Winegardner's show is a self-conscious concoction about her attempt to put on an act that is different from everyone else's. She promises that we're not going to get that same old autobiographical journey about a kid from the sticks coming to New York to make it in the theater. The obvious joke is that this is exactly what we end up getting, although it's offered in a sometimes cockeyed manner. The show is structured to suggest that Winegardner is making things up as she goes along, which would be fine if she really made us believe that.
Comedy is harder than brain surgery, and it needs almost as much precision as that skill. Winegardner would get more laughs if both the sound and the fury of her comedy were modulated; she needs not only to soften her act but also to occasionally slow it down -- pace it, give it rhythm, let the jokes breathe. She should reel the audience in rather than constantly hammer away at them. To be sure, the woman is not without talent, and we love the title of her show: $10 Cover, 2 Ballad Maximum. There are bursts of comic inventiveness peppered throughout her material, but she shouldn't think of reviving this debut show without polishing it first.
What a sweet revelation is soprano Stephanie Zagoren! Her recent show A Breath of Spring! was not without its flaws; but the talent of this cabaret regular was very much in bloom during the brand-new act, which just concluded a run at Don't Tell Mama. Hand her a ballad with a measured tempo and this singer will give it a sumptuous spin. Listen to her sing "The Man I Love" (the Gershwins) or "Try to Remember" (Schmidt-Jones) and you'll be impressed by her warmth, sincerity, and vocal beauty. Zagoren only gets into trouble when she tries to vary her program with uptempo tunes or comedy numbers. Something like "Bye, Bye, Blackbird" (Henderson-Dixon) neither swings nor satisfies because this singer's style is more lyrical than it is jazzy, and she can't make the leap.
Zagoren and her director, Ricky Ritzel, tried to put together a show with a variety of musical styles represented, so that the evening wouldn't be just a series of pretty ballads. Perhaps the solution could be found in a song already in the act, Steven Lutvak's "Inside My Body is a Dancer." In this wonderful number with several tempo changes, Zagoren never has to hold an uptempo riff for any length of time before returning to the safety zone of the ballad; the song itself provides musical variety. If Zagoren could find other, similar songs and/or have certain numbers arranged in a similar manner, she could put on an act with enough vocal versatility to satisfy most any audience.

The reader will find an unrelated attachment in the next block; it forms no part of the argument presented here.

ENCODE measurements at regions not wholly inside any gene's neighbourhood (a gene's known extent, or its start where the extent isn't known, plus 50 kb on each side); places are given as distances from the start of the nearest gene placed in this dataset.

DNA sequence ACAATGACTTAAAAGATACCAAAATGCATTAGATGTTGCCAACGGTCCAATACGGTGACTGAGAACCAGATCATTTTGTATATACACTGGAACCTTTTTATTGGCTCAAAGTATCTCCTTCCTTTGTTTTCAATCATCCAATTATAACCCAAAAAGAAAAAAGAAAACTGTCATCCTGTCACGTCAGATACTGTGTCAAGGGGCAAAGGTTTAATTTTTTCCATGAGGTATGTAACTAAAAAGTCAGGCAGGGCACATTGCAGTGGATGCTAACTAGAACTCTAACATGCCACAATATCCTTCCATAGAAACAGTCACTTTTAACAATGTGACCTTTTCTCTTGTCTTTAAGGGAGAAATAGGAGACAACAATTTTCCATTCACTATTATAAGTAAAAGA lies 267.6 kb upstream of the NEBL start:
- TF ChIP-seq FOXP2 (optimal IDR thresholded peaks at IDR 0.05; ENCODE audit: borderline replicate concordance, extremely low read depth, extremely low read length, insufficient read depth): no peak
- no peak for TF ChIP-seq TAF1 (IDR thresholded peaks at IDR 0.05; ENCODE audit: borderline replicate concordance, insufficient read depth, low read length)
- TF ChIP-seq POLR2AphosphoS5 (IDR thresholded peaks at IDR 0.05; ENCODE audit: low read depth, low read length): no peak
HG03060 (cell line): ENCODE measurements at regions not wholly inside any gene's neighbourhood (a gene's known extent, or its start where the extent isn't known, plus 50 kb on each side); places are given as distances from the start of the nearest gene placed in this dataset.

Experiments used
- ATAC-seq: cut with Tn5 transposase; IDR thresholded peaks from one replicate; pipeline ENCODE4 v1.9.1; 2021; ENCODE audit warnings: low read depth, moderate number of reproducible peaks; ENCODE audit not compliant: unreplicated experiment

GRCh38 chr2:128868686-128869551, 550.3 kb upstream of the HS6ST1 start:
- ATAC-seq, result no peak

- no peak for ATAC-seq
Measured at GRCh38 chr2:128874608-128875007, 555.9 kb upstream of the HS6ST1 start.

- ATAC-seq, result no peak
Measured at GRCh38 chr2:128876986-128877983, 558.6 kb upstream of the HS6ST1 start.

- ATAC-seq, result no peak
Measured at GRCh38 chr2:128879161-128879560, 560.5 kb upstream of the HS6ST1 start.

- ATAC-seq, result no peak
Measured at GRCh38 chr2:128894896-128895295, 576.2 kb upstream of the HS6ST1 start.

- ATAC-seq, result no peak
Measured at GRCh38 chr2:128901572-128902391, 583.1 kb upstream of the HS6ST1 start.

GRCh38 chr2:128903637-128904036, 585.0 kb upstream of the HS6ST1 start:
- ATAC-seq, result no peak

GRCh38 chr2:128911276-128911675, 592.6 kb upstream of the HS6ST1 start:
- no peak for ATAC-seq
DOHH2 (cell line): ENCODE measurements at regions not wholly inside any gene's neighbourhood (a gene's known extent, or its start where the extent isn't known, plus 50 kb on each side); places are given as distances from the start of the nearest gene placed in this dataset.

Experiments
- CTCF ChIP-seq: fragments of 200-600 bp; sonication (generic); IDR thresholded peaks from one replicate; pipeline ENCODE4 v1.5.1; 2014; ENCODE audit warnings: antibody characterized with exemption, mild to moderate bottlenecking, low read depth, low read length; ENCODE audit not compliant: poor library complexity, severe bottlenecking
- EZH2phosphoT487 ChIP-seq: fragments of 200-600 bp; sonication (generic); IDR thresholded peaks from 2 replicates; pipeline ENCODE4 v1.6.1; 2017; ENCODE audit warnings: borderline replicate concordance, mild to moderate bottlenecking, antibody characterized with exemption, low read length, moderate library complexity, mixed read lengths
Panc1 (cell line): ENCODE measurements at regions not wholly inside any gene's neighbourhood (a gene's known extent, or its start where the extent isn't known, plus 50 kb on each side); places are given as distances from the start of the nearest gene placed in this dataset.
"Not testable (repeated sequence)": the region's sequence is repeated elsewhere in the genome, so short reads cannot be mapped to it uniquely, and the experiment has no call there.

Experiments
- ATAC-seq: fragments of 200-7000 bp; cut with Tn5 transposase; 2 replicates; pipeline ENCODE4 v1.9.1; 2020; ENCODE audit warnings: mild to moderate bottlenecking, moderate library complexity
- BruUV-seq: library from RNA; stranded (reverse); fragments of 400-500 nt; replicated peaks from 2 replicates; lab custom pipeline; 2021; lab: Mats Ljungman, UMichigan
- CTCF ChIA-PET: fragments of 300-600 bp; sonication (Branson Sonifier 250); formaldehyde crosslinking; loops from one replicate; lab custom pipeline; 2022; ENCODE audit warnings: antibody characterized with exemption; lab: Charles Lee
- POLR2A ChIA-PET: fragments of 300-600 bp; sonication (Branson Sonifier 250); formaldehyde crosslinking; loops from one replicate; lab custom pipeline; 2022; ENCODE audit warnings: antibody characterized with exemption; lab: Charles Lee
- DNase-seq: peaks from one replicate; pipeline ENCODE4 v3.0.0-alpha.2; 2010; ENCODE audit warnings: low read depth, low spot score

Carolyn Montgomery just finished a series of six Monday night shows, all but one of which took place at the Theater at St. Clement's Church on West 46th Street. The buzz on her act was very strong, so we used a pickaxe on our schedule in order to catch a little bit of it -- and we're glad we did.
Like most accomplished cabaret artists, Montgomery can hold a theater stage with easy confidence, and the sizeable crowd at her show augured well for other acts of this caliber to be performed in theater spaces like this one on their dark nights, thereby developing more cabaret venues throughout the city. In fact, we've learned that Montgomery's success was such that she'll be back at St. Clement's in September and October with an extension of her show. That's good news for cabaret. And speaking of good news for cabaret, we'll be reporting on new rooms sprouting up around NYC in our next column.